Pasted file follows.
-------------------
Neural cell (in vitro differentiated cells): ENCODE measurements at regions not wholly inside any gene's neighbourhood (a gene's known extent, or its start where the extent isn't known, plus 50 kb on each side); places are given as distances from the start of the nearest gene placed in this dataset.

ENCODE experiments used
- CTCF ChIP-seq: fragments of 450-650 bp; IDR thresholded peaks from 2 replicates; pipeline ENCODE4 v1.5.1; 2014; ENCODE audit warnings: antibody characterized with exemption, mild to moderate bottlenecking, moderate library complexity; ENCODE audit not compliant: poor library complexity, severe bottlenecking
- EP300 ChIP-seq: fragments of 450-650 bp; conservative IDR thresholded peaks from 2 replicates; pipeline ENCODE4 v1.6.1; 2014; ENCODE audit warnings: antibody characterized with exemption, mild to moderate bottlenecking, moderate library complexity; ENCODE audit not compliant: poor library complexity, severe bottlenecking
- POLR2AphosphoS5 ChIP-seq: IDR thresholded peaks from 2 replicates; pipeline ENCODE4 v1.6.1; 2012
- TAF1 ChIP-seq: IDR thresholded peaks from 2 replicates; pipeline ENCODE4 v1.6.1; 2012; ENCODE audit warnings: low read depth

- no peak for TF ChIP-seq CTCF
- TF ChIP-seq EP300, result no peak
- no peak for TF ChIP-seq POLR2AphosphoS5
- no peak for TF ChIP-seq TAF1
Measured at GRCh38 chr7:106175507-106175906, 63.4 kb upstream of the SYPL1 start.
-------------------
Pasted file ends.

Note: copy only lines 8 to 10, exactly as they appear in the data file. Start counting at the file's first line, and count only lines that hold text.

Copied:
- TF ChIP-seq EP300, result no peak
- no peak for TF ChIP-seq POLR2AphosphoS5
- no peak for TF ChIP-seq TAF1